Physical Activity With and Without TV Viewing: Effects on Enjoyment of Physical Activity and TV, Exercise Self-Efficacy, and Barriers to Being Active in Overweight Adults

in Journal of Physical Activity and Health
Restricted access

Purchase article

USD $24.95

Student 1 year subscription

USD $115.00

1 year subscription

USD $153.00

Student 2 year subscription

USD $218.00

2 year subscription

USD $285.00

Background:

Physical activity (PA) is enjoyable, but there are barriers to participation. TV viewing is highly enjoyable with limited barriers. Exercising while viewing TV may impact enjoyment, exercise self-efficacy, and barriers to PA, compared with exercising without TV.

Methods:

58 sedentary, overweight adults were randomized to 1 of 2 PA prescriptions: one that increased PA during TV viewing (TV Commercial Stepping), and another that focused solely on PA (Walking). Random effects models tested changes in enjoyment of TV and PA, exercise self-efficacy, and barriers to PA across time (baseline, 3, and 6 months) and PA prescription during a 6-month PA intervention.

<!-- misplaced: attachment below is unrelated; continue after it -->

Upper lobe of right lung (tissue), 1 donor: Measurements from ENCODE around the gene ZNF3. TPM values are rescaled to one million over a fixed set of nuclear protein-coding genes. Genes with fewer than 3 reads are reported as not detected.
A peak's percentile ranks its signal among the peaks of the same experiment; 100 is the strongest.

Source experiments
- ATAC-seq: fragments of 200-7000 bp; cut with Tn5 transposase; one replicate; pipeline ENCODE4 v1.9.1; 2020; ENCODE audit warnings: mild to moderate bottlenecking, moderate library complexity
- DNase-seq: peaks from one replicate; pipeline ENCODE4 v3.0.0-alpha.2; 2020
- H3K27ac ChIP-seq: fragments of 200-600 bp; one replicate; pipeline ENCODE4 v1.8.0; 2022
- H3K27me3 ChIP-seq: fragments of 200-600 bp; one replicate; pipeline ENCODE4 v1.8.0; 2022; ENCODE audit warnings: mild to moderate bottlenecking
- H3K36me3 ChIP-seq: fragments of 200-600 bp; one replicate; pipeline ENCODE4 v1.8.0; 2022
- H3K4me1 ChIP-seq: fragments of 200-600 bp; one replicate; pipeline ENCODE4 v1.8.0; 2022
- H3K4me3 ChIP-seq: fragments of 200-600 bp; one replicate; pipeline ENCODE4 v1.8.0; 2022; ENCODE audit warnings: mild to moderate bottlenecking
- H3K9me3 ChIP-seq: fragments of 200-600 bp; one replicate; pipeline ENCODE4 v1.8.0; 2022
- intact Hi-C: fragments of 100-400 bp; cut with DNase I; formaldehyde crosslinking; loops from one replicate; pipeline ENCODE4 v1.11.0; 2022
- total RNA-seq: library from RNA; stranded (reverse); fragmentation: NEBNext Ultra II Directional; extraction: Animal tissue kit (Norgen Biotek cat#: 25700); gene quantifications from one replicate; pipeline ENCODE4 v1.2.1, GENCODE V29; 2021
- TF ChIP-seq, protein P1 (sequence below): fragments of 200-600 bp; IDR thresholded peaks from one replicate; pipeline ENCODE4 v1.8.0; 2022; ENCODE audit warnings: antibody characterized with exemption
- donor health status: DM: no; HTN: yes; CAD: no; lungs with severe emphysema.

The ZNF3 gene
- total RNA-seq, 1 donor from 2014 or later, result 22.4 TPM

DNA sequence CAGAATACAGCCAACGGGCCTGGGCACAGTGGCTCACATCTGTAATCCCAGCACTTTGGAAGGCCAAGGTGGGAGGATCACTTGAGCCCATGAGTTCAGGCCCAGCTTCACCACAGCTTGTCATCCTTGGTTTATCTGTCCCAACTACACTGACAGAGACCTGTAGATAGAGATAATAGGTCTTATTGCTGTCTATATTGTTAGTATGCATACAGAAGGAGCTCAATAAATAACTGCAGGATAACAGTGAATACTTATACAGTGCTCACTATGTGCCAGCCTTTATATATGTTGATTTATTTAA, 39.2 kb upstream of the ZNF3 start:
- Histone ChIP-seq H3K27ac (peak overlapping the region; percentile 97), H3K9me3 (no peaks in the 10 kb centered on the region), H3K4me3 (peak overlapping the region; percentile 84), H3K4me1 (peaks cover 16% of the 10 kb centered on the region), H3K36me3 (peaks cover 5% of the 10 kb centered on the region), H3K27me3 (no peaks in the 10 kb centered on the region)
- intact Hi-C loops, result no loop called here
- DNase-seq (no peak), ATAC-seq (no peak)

Results:

At baseline, TV was more enjoyable than PA. Over the 6-month intervention, enjoyment of TV viewing did not change, but enjoyment of PA and exercise self-efficacy significantly increased, while barriers to PA significantly decreased for both groups compared with baseline (P < .05).

Conclusions:

While enjoyment of TV viewing remained constant, PA became more enjoyable, confidence to exercise increased, and barriers to being active were reduced for previously sedentary adults participating in a behavioral PA intervention. These findings highlight the importance of encouraging inactive adults to engage in some form of PA, whether it occurs with or without TV viewing.

Steeves (jeremy.steeves@maryvillecollege.edu) is with the Dept of Kinesiology, University of Wisconsin, Milwaukee, WI. Bassett, Fitzhugh, and Thompson are with the Dept of Exercise, Sport, and Leisure Studies; Raynor is with the Dept of Nutritional Sciences; University of Tennessee, Knoxville, TN. Cho is with the College of Health Science, University of Wisconsin, Milwaukee, WI.